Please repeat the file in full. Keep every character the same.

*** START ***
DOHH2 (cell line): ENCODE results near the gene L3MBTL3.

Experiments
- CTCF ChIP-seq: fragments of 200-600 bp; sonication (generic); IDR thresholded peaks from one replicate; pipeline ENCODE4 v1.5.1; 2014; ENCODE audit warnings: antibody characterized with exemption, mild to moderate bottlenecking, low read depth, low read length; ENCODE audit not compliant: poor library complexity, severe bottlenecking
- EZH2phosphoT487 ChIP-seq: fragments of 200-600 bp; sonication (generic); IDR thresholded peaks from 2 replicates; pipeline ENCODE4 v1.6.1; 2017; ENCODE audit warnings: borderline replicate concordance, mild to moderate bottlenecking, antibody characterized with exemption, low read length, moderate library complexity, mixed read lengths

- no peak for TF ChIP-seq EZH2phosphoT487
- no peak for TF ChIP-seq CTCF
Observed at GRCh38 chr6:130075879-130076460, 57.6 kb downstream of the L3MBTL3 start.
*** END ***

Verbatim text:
DOHH2 (cell line): ENCODE results near the gene L3MBTL3.

Experiments
- CTCF ChIP-seq: fragments of 200-600 bp; sonication (generic); IDR thresholded peaks from one replicate; pipeline ENCODE4 v1.5.1; 2014; ENCODE audit warnings: antibody characterized with exemption, mild to moderate bottlenecking, low read depth, low read length; ENCODE audit not compliant: poor library complexity, severe bottlenecking
- EZH2phosphoT487 ChIP-seq: fragments of 200-600 bp; sonication (generic); IDR thresholded peaks from 2 replicates; pipeline ENCODE4 v1.6.1; 2017; ENCODE audit warnings: borderline replicate concordance, mild to moderate bottlenecking, antibody characterized with exemption, low read length, moderate library complexity, mixed read lengths

- no peak for TF ChIP-seq EZH2phosphoT487
- no peak for TF ChIP-seq CTCF
Observed at GRCh38 chr6:130075879-130076460, 57.6 kb downstream of the L3MBTL3 start.